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US Monthly Headline News January 2019 Page 1

The man who knows too much: Lev Parnas is the smoking gun on Ukraine scandal

Parnas says Trump, Pence, Pompeo, Bolton and Giuliani all knew. He is why no witnesses will testify in the Senate
By Lucian K. Truscott IV

Revelations this week by Rudy Giuliani's henchman Lev Parnas in interviews with MSNBC, CNN and the New York Times blew Iran out of the headlines and landed on Capitol Hill like a bomb. Here was an insider in the Ukraine conspiracy not only willing to talk, but to provide documents to back up allegations he has made about Trump's shakedown of Volodymyr Zelensky to get dirt on his potential Democratic opponent,  Joe Biden.

Parnas is the reason Republicans are so scared of opening the Senate trial of Trump to witness testimony. According to Parnas, everyone was in on the Ukraine scheme. Trump himself, of course, but also Vice President Mike Pence was in on it. So was Attorney General William Barr, so was Secretary of State Mike Pompeo and so were Secretary of Energy Rick Perry and national security adviser John Bolton. At the very center of the scheme, according to Parnas, was the man he worked for, Trump's personal attorney Rudy Giuliani.

Parnas has letters, text messages, contemporaneous notes, travel documents and more to back up his recollections of what happened as Trump tried to muscle Ukraine into aiding his re-election campaign by announcing an investigation of Biden. Trump was obviously getting ready to pound Biden with Ukraine conspiracy allegations the same way he pounded Hillary Clinton about her emails in 2016. Hey, it worked once! Why not?

Justice Department releases 176 more pages of Mueller documents to CNN and BuzzFeed

By Katelyn Polantz, Gregory Wallace, Sara Murray, Caroline Kelly, Erica Orden and Marshall Cohen, CNN

(CNN) CNN has received another 176 pages of notes from major witness interviews during former special counsel Robert Mueller's investigation -- this time spanning the interviews with more obscure but well-connected witnesses, as well as with some of Mueller's main targets, including George Papadopoulos, Carter Page and Paul Manafort. This is the fourth time CNN has gotten documents like these from the Justice Department regarding the Mueller investigation, as part of a lawsuit in conjunction with BuzzFeed News.

The previous releases fleshed out details that Mueller summarized in his final report regarding President Donald Trump's and his campaign's actions. The memos so far have revealed, for instance, how top Trump campaign officials witnessed the candidate and other Trump campaign officials pushing for the release of stolen Democratic emails and supported a conspiracy theory that Ukraine had hacked the Democrats in 2016.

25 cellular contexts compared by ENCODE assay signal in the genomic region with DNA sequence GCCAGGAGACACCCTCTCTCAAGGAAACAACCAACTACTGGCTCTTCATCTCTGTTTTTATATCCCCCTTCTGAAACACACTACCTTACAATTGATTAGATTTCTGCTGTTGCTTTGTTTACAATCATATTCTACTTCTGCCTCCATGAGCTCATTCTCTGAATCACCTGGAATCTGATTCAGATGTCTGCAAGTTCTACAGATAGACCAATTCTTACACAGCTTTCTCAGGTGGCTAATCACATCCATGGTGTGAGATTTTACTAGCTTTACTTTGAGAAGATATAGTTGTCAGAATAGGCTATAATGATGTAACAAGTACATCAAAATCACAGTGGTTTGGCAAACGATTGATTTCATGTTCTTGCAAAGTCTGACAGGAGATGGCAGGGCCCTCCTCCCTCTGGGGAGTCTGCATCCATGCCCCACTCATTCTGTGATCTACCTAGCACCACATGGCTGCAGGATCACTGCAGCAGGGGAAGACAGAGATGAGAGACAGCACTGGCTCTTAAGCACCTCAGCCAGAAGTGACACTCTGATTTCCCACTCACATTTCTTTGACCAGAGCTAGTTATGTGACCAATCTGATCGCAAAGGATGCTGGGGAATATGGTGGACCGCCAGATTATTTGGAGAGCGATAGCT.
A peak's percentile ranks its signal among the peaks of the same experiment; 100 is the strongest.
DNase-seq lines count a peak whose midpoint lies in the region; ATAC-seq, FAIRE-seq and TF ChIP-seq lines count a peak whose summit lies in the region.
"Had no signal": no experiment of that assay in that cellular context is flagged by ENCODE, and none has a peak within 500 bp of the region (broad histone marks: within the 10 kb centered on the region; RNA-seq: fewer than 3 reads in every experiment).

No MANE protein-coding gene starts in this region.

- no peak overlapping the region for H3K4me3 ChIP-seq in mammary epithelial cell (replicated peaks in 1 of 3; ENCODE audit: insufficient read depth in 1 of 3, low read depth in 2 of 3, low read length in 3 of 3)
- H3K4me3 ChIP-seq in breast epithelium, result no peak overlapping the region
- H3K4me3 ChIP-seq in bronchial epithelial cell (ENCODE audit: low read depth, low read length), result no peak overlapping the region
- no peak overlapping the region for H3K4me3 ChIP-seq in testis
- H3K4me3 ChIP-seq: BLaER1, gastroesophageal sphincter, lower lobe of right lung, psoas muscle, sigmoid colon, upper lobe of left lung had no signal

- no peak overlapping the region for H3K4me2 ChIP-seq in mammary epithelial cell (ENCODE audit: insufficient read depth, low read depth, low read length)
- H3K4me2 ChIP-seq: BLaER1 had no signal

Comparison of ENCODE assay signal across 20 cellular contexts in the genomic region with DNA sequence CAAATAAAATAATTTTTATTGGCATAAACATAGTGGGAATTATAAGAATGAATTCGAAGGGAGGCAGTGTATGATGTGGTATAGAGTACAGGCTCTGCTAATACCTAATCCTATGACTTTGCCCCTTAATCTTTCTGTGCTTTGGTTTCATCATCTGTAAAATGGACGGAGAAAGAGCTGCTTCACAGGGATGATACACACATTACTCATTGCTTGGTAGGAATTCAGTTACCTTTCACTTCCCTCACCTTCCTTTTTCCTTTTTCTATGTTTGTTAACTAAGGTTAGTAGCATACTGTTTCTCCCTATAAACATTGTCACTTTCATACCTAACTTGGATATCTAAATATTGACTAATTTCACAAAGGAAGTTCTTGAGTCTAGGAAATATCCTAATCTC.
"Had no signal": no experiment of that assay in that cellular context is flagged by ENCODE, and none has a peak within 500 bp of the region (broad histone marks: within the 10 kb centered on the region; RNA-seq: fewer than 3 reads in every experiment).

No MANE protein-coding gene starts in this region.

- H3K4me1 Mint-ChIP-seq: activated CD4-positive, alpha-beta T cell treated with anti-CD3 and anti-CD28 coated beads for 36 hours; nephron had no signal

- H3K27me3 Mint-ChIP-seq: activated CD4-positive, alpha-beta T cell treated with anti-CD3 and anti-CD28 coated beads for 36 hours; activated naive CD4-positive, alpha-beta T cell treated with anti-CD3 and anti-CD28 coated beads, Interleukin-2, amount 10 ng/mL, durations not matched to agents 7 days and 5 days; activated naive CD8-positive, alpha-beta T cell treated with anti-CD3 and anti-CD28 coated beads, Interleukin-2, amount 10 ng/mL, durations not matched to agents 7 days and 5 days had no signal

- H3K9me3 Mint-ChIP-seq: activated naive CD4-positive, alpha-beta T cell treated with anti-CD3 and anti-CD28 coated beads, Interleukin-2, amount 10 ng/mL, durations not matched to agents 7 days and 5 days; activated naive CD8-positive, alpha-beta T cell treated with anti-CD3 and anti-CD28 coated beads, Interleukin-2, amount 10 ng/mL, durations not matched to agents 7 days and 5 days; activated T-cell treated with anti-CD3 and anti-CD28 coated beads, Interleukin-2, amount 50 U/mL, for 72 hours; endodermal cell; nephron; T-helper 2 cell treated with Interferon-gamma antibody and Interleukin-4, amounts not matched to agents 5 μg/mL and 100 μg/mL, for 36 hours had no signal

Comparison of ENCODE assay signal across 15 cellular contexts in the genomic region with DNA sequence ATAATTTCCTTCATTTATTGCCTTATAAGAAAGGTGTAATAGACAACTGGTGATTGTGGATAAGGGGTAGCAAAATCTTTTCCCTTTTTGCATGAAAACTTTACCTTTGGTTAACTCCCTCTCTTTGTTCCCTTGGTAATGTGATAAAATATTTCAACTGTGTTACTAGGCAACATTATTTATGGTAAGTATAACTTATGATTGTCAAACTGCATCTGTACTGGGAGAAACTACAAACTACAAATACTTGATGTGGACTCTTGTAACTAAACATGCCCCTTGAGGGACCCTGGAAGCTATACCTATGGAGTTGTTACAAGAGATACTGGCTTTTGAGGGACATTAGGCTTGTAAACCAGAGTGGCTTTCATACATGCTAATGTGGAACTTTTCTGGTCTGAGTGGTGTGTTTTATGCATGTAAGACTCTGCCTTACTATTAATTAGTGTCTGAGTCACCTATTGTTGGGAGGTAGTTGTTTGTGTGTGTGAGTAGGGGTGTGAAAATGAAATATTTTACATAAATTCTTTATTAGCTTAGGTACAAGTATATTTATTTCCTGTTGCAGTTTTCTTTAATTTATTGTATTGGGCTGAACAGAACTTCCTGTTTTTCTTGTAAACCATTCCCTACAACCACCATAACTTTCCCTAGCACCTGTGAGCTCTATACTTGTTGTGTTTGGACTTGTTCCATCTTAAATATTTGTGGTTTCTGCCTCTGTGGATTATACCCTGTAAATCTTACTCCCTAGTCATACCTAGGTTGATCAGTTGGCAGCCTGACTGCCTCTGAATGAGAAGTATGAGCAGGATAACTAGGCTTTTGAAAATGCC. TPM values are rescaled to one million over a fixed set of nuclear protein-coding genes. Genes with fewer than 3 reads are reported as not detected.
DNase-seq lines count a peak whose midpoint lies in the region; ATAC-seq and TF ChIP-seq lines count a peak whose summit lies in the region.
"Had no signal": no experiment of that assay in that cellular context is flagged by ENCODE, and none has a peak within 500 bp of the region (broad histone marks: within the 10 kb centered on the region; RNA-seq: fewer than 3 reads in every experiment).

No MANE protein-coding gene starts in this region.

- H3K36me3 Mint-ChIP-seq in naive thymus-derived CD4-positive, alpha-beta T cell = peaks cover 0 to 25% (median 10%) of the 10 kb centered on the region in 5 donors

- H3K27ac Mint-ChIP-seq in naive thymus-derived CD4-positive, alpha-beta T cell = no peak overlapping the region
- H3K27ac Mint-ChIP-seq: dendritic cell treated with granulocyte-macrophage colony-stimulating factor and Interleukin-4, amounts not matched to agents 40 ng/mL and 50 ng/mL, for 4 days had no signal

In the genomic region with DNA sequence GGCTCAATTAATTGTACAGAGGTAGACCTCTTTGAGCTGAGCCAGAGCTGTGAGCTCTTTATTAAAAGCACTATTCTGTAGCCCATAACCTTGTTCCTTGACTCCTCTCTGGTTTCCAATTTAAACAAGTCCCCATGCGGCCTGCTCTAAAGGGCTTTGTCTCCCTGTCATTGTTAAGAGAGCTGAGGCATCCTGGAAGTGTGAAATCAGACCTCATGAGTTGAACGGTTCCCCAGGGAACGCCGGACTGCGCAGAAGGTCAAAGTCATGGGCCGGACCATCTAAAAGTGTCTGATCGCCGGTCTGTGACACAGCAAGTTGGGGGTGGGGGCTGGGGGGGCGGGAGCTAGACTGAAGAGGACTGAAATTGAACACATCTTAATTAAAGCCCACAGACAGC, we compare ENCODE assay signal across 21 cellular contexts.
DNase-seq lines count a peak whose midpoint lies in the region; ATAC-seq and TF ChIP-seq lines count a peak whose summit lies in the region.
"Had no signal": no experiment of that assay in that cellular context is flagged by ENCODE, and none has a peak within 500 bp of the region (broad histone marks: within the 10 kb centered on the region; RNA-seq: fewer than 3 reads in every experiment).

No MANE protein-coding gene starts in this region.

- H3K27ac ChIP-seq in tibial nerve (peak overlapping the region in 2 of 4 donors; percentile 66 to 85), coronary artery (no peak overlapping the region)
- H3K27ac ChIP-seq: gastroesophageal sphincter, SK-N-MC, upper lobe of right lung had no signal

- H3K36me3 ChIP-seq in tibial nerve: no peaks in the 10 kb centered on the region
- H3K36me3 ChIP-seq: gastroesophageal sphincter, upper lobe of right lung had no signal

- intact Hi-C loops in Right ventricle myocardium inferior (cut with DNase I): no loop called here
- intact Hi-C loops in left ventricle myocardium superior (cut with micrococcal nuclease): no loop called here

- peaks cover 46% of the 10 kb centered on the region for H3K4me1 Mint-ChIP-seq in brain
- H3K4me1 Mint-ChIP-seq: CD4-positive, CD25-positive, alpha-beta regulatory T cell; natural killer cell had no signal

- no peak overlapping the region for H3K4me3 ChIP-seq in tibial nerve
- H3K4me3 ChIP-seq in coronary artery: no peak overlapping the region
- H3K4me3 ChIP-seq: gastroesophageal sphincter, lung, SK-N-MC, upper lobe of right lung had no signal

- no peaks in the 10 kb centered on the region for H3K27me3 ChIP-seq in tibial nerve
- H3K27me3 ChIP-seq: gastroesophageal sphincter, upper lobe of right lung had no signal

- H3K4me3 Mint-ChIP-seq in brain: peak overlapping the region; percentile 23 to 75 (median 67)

The memos, called 302s by the FBI, were typed up by agents or prosecutors after they questioned each witness. Friday's release landed with large chunks of the witness memos redacted and with several pages withheld from the public. The Justice Department has kept many of the memos heavily redacted as it continues to release them this year.

Kushner interview notes missing
Despite a court order, the Justice Department is holding back Mueller memos regarding the interviews conducted with the President's son-in-law and senior adviser, Jared Kushner. CNN and BuzzFeed have won access to thousands of pages of Mueller's witness memos. A judge ordered that the news organizations get access to the same group of documents the House saw, including the Kushner memos, this month.

Barr dropped into Giuliani meeting at Justice Department in previously undisclosed encounter

By Evan Perez and David Shortell, CNN

(CNN) Attorney General William Barr briefly attended a meeting at the Justice Department last fall between top criminal prosecutors and President Donald Trump's personal attorney Rudy Giuliani, a department official said Friday. The meeting reveals a previously undisclosed interaction between two men the President depends on to defend him. Justice officials have sought to distance the department and Barr from Giuliani since it became clear in recent months that the former New York mayor is the subject of an investigation by Manhattan federal prosecutors. Giuliani was a part of a team of defense attorneys representing a Venezuelan client when they met with Justice Department officials.

The two men are said not to be close despite their roles as top legal advisers to the President. Barr has kept a notable distance even while Trump mentioned them both together in a July phone call in which he urged Ukrainian President Volodymyr Zelensky to work with Giuliani and Barr to investigate a political rival, Joe Biden. Justice officials have said Barr has never spoken to Giuliani about Ukraine and hasn't taken any action to investigate the Bidens. The Giuliani meeting at the Justice Department in September became public months ago in the wake of the arrest of two Giuliani associates, Lev Parnas and Igor Fruman, who were working on Giuliani's Ukraine mission for the President.

Some at FBI reportedly agreed with Tim Cook that Apple offered plenty of help during investigation into terrorist's iPhone, contradicting Attorney General Barr

By Lisa Eadicicco